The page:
Changes in financial services impacts investors

Changes in financial services impacts investors

by Derek Wood

The financial services business has undergone major changes over the last 30 years. Probably the biggest change began in 1987 when banks were granted permission to own brokerage firms.

Today it is estimated that between 80% and 90% of Canadian retail investment assets are under bank administration.

Other changes to the investment industry that have occurred include:

• The amalgamation of Canada’s various exchanges in 2000, followed by an IPO of the TSX Group in 2003 (which was taken over by the Maple Group, a consortium of Canadian banks, pension funds and investment firms)

• Increases in automation expense

• Growth in the discount brokerage sector

• Escalation in regulatory compliance costs

• Increases in exchange trading fees

• Acceleration of automated algorithmic trading platforms

• The emergence of exchange traded funds (ETF’s)

• Changes to trading rules including the ability to short stock on a down tick

• The emergence of ‘Dark Pools’ and alternative order matching exchanges

The list is extensive and each point is probably worthy of an article unto itself. The smaller boutique-style firms have faced great adversity in the wake of all this change. Added expenses and shrinking margins, as well as a prolonged bear market in both the energy and mining have taken a toll on smaller Canadian brokerage firms. These firms have spread the rising costs and decreasing revenues over a much smaller asset base. Approximately 30% of IIROC licenced firms have ceased to exist over the last four years. Some of these firms have gone bankrupt; some have simply resigned their membership in IIROC; while other have been sold to, or amalgamated with competitors at low valuations.

Also affected by all this change are the listed venture companies themselves. Early stage, retail-based public venture financings have become increasingly difficult to complete. Canada’s public markets were never designed as place where wealth was to be managed, but rather a place where substantial wealth could be created if investments in early stage ventures proved successful.

As the involvement of the retail boutique brokerages has diminished and the secondary market place has been made more complex, even opportunities that have been successfully derisked don’t often have the benefit seeing that derisking accurately reflected in their market priced valuations. This has been largely due to a decreasing amount of retail participation in the secondary market.

Some of the reasons for decreasing retail participation in the secondary market include:

• Retail brokers, still left in the business, have seen the profitability on market trans-actions diminish substantially.

• The likelihood of a substantial price increase is diminished due to increased complexity in how the secondary market operates.

• A large percentage of retail assets are being managed by firms who limit or ban participation on venture stocks at the retail level.

• Retail firms that once provided after-market support in the form of capital markets-driven research are no longer in business.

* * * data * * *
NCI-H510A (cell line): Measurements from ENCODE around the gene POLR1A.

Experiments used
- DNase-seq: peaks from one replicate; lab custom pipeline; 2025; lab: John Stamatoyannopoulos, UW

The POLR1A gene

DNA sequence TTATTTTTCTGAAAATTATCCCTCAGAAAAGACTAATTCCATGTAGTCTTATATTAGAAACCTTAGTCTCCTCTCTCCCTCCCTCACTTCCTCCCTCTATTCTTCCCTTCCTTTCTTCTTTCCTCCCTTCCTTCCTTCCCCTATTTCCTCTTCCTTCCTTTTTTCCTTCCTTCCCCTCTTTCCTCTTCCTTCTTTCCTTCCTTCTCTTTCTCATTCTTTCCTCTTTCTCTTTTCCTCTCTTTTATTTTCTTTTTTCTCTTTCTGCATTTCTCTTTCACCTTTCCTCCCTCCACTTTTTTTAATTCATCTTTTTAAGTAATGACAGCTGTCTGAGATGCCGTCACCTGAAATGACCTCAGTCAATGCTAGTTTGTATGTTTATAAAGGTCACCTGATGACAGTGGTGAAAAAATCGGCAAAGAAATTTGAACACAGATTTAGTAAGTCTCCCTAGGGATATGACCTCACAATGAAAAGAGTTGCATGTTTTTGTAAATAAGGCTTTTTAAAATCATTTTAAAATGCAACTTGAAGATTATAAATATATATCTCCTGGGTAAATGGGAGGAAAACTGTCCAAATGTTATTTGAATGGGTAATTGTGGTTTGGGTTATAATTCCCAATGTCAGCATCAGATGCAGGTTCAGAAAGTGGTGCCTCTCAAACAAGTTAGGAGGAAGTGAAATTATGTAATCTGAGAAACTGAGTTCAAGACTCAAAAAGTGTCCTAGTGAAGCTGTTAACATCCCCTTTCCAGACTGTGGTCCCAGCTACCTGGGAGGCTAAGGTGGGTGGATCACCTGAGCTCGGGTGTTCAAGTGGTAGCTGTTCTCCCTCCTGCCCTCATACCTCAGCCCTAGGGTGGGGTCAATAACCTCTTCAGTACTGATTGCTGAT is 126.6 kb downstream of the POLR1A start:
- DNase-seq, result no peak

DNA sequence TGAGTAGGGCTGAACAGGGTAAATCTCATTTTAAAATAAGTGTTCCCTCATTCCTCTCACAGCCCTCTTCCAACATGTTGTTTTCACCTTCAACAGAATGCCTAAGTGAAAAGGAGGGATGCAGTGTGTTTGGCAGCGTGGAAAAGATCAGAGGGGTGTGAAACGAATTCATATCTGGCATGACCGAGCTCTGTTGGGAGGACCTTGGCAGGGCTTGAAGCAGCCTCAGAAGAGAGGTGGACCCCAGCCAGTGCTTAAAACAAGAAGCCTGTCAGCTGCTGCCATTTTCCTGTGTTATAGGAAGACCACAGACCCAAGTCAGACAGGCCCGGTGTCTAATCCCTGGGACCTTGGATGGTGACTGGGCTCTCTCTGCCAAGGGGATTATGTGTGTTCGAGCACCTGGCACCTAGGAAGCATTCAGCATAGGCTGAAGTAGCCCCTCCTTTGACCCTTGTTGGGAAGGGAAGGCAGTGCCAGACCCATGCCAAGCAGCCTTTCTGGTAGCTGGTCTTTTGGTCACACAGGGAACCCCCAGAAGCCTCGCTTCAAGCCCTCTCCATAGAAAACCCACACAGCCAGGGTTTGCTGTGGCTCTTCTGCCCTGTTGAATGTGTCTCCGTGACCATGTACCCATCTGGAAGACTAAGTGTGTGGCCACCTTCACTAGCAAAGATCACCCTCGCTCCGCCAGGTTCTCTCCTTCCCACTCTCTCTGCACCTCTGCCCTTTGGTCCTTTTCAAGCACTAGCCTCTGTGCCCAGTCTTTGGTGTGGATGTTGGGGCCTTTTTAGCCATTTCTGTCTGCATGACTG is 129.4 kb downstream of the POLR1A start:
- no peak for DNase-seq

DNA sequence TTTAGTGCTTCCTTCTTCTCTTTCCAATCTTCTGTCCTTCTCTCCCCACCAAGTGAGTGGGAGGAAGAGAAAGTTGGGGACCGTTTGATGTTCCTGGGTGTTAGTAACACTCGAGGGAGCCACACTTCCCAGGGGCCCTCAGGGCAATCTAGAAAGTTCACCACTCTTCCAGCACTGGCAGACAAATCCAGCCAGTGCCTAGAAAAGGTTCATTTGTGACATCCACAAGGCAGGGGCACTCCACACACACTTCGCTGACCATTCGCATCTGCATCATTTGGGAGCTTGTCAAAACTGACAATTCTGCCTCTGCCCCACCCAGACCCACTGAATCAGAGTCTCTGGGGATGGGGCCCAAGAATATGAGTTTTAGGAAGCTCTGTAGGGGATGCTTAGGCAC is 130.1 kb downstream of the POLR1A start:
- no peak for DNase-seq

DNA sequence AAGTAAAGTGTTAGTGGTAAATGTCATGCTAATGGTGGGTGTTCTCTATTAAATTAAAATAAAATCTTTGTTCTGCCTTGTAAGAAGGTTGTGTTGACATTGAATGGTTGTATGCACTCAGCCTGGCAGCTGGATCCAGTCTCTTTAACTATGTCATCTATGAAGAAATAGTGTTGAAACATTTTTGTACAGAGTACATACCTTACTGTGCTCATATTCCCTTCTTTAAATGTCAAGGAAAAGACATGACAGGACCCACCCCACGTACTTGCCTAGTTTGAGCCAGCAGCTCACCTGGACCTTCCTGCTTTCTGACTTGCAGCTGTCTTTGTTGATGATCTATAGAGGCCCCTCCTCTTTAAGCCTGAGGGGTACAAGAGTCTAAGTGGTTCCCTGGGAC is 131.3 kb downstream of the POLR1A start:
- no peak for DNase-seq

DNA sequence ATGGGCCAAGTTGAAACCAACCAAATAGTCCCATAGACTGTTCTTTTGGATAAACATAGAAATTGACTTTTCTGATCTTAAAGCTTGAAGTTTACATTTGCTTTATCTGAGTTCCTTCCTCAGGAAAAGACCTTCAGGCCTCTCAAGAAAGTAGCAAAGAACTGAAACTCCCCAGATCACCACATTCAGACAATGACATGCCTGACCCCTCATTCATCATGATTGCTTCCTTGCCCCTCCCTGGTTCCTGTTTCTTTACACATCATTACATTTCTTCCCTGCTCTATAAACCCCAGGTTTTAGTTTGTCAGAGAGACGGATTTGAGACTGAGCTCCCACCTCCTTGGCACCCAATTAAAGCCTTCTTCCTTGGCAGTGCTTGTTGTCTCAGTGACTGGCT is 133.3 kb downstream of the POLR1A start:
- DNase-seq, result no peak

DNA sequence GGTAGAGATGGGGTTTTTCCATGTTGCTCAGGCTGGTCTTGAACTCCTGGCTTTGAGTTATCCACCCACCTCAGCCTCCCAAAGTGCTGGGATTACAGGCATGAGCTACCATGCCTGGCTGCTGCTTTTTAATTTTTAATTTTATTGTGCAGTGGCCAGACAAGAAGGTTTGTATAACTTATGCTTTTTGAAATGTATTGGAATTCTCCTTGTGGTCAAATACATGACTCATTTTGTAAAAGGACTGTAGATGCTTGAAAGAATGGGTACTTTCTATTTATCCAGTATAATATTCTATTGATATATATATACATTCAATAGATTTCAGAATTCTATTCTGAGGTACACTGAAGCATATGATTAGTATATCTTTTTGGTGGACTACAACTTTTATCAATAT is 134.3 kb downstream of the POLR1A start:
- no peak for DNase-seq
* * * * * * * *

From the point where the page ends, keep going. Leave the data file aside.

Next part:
When somewhat derisked assets are trading at poor valuations, larger institutions do often provide necessary funding, but because the financing is usually completed in the context of the market, the financing is often so dilutive that it doesn’t provide the early investor with a return that is commensurate with the assumed risk.

Recently, there has been some positive regulatory change for the boutique firms left in business. Last year securities regulators in five Canadian provinces adopted new rules governing a new prospectus exemption. If certain conditions are met, non-accredited investors can now participate in private placements with listed issuers. The main condition is that they receive suitability advice from an IRROC licenced broker. Until this new policy was adopted, smaller investors were shut out of private placement offerings. Sometimes the terms of this type of financing can be extremely attractive and often include a warrant on a unit offering.

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By requiring the suitability advice, boutique brokers will likely see an increased demand for their services.

Many of the smaller firms that are still in business have been able to grow through acquisition. These firms are now able to spread costs over a larger asset base. Some firms are starting to invest by hiring capital markets professionals to complement their over-all service offering. Hopefully this leads to increases in secondary market retail participation.

Over the last year there has also been a slight recovery in the junior resources space, particularly mining. Statistics through the end of April, released on May 5 by the TMX Group, indicate that so far 2017 has been a better year than the same period a year ago as evidenced by a 366% increase in IPO financings raised and a 446.6% increase in secondary financing raised on the TSX Venture Exchange.

Perhaps regulators are starting to act on concerns that have been voiced about the state of the venture market over the last few years. There are a great number of issues which need to be addressed to attract necessary capital and for successful ventures to provide returns commensurate with the risks taken.

Derek Wood is the President of Conduit Investor Relations Ltd. and a licenced Exempt Market Advisor.

Re-published with permission from Resource World Magazine.

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